a correlation coefficient for every pair of assets in the model.
With 10 assets, that's 45 coefficients. That's 45 forecasts
of how two assets are going to relate to each other in their
future performance. You might think that if someone is clever
enough to get that right it would be easier just to forecast future
returns and pick the highest.
- The maths assumes that correlation coefficients
are fixed over time. There is no reason why that should be so.
In fact there is now some evidence that correlations increase
in bear markets - in other words, diversification benefits break
down just when you need them.
- There's a management trap called 'Managing
to a Model' and you are in danger of falling into it. Portfolio
Theory constructs a model of the investment problem and optimises
it. The results provide insight; but they don't provide answers.
It's only a model - a simplification. It uses just one definition
of risk, for example.
- As always, you have to consider the cost
of taking advantage of a perceived benefit. The sorts of improvement
we are looking for here are maybe an extra return of 1/2% for
the same degree of risk. That is well worth going for over a long
but only if the costs of doing so are less than 1/2% per annum.
Which they won't be.
Do it with shares
You can get quite close to some asset classes
by buying shares. If you want some exposure to property, buy property
shares. If you want some exposure to commodities, buy mining shares.
If you want some exposure to corporate bonds, buy gilts spiced with
a few equities.
Other ways of slicing the cake
A reminder to finish with. It is easy to get
hung up with asset classes. You can slice up the whole universe
of investible assets in any way you like. Every way gives you a
different way of looking at things, a different set of decisions
and, if you are not careful, another way of persuading you to lose
the wood for the trees.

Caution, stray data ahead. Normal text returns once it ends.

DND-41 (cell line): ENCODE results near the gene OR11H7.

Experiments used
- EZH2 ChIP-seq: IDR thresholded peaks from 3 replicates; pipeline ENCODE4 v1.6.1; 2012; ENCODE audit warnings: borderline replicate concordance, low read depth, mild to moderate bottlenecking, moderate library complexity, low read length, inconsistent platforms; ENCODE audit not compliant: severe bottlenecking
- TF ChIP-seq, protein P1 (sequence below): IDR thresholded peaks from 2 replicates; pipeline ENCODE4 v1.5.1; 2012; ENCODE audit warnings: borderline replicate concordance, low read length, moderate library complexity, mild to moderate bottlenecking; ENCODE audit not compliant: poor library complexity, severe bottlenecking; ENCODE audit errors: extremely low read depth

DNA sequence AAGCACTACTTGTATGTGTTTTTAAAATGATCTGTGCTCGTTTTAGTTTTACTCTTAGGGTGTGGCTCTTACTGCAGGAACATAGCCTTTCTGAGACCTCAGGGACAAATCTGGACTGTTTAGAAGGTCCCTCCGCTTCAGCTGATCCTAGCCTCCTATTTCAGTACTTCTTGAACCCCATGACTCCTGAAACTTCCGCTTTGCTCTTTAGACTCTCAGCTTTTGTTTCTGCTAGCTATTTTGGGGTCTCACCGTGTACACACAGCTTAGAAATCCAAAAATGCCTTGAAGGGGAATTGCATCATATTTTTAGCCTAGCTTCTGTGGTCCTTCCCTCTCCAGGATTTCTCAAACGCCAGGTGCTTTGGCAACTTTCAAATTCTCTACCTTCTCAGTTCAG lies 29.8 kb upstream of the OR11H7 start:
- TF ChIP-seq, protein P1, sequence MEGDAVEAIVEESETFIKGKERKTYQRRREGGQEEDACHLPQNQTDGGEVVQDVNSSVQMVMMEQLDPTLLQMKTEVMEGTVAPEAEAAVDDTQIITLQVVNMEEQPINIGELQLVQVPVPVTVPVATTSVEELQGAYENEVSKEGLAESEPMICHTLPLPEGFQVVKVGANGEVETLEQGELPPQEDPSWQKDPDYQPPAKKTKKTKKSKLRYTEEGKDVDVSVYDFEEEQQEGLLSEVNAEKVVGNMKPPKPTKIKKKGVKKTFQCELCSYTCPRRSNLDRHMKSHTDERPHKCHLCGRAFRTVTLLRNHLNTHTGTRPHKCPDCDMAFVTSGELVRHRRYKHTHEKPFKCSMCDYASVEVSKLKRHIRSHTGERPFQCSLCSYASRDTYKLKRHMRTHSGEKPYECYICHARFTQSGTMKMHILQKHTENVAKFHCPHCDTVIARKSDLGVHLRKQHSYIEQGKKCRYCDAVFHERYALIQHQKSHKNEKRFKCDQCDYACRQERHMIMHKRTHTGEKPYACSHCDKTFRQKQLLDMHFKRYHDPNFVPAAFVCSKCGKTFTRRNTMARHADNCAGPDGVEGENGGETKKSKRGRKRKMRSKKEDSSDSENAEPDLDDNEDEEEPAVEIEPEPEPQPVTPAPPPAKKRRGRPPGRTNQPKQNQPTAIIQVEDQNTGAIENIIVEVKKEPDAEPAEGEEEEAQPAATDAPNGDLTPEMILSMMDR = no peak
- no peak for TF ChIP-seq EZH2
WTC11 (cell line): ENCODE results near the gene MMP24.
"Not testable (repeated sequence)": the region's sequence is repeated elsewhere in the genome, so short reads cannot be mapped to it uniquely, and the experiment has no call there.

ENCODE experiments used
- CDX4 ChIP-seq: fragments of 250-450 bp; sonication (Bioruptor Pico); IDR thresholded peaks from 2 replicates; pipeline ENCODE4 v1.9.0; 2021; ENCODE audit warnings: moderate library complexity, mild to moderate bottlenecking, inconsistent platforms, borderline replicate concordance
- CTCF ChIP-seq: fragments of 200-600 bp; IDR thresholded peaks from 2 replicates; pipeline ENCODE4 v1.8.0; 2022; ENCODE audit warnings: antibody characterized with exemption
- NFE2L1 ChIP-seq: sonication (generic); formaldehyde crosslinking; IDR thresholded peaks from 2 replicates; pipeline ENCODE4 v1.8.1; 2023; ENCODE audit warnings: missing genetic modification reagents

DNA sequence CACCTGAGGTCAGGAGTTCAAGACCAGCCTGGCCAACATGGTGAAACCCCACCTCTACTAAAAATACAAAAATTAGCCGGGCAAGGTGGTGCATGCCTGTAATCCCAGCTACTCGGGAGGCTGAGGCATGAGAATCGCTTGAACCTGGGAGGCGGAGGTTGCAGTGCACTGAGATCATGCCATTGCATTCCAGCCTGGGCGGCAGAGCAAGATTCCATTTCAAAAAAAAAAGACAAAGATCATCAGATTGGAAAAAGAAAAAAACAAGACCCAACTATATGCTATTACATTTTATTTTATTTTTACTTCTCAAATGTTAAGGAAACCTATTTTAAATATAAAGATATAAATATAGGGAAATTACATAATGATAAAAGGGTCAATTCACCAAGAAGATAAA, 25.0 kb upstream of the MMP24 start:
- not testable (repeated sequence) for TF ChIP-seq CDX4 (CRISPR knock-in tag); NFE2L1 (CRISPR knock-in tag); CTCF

Stay with first principles - you need to invest
in a range of different stuff, but the benefits of diversification
fall quite quickly, and the complications increase, as you add more
This is the most important investment decision
you have to make. If you get that right, you are 95% of the way
towards a proper savings plan.
What assets do I chose
There is no commandment that says assets must be grouped in a particular
way. But it has become conventional to focus on four asset classes:
cash, property, bonds and shares. Most savers will restrict their
investments to these four.
Commodities and collectables are two other
groups worth mentioning. Though we don't recommend them.
Can't we divide groups
of assets with finer cuts?
Well, yes. We don't really want to do it, because we think you should
keep it simple. But we will mention some common subdivisions:
- In property: your own house(s), retail ('buy-to-let')
- In bonds: UK government ('gilts') and 'other'
(foreign government, investment grade corporates through to junk
bonds). Perhaps the most important: index-linked bonds (a subset
- In shares - too many to mention.
- In commodities: gold and 'the rest'.
What do we do now?
Get some specific advice. And the best of luck. Ron Sandler (he
of the influential Sandler
Review), in his submission to the Treasury Select Committee
(News Bites), opines: "there
is almost universally no attention given to asset allocation by
advisers in this country. Their focus is on product purchase."